Common Core and STEM Not a Good Fit Op-Ed by Dr. Sandra Stotsky

Should American High Schools Prepare any Students for STEM?  

Common Core Doesn’t Think So


Sandra Stotsky

When states adopted Common Core’s mathematics standards, they were told (among other things) that these standards would make all high school students “college- and career-ready” and strengthen the critical pipeline for science, technology, engineering, and math (STEM).

However, with the exception of a few standards in trigonometry, the math standards end after Algebra II, as James Milgram, professor of mathematics emeritus at StanfordUniversity observed in “Lowering the Bar: How Common Core Math Fails to Prepare High School Students for STEM,” a September 2013 report that we co-authored for the Pioneer Institute.

Who was responsible for telling Wisconsin’s Commissioner of Education when he decided to adopt these standards in 2010 that Common Core includes no standards for precalculus OR for getting to precalculus?  Who should be telling Governor Walker and Wisconsin business executives today that high school graduates taught only to Common Core’s mathematics standards won’t be able to pursue a four-year degree in STEM?  Why isn’t the Wisconsin  Department of Public Instruction telling local superintendents to make sure that an accelerated mathematics sequence is available from grade 6 on so that mathematically able kids in Wisconsin’s public schools can be prepared to enroll in and complete a full Algebra I course in grade 8 and have a chance to consider a STEM career when they plan their mathematics and science coursework in high school?

Superintendents, local school committees, and most parents don’t know that under Common Core their students won’t be able to pursue a STEM career.  In fact, they think that Common Core’s mathematics standards are rigorous.  They are not complicit in this clever act of educational sabotage, but those who wrote these standards are.  And their friends in Departments of Education or Public Instruction are.

U.S. government data show that only one out of every 50 prospective STEM majors who begin their undergraduate math coursework at the precalculus level or lower will earn bachelor’s degrees in a STEM area. Moreover, students whose last high school mathematics course was Algebra II or lower have less than a 40 percent chance of earning any kind of four-year college degree.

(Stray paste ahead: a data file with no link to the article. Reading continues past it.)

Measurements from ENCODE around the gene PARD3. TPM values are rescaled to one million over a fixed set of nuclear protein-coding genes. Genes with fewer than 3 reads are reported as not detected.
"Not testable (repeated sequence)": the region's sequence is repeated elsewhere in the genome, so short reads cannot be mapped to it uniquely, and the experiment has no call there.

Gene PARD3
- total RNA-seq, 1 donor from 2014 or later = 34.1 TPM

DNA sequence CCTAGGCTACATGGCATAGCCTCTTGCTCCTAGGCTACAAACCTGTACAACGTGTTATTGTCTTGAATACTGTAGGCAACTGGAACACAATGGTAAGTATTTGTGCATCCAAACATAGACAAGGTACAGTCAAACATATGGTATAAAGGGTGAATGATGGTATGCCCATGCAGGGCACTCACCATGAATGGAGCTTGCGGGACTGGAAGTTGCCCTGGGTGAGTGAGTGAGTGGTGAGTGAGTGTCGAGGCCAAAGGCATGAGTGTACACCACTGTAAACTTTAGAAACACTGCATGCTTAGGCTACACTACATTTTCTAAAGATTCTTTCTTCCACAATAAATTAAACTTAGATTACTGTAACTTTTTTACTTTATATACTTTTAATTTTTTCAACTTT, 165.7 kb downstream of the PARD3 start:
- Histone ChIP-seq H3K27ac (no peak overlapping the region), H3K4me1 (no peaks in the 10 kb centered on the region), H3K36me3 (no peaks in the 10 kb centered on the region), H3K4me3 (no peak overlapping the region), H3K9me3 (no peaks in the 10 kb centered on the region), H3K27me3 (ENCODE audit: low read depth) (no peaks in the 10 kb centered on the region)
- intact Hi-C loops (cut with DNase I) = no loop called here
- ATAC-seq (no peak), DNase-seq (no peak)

It’s not as if Common Core’s lead mathematics standards writers themselves didn’t tell the public how low Common Core’s high school mathematics standards were. At a March 2010 meeting of the Massachusetts Board of Elementary and Secondary Education, Jason Zimba, a lead writer, told the board that the standards are “not only not for STEM, they are also not for selective colleges.”   In January 2010, William McCallum, another lead mathematics standards writer, told a group of mathematicians: “The overall standards would not be too high, certainly not in comparison [to] other nations, including East Asia, where math education excels.”

There are other consequences to having a college readiness test in mathematics with low expectations. The U.S. Department of Education’s competitive grant program, Race to the Top, requires states to place students who have been admitted by their public colleges and universities into credit-bearing (non-remedial) mathematics (and English) courses if they have passed a Common Core–based “college readiness” test. Selective public colleges, engineering schools, and universities in Wisconsin will likely have to lower the level of their introductory math courses to avoid unacceptably high failure rates.

Both Professor Milgram and I were members of Common Core’s Validation Committee, which was charged with reviewing each successive draft of the standards. We both refused to sign off on the academic quality of the national standards, but we made public our explanation and criticism of the final version of Common Core’s standards.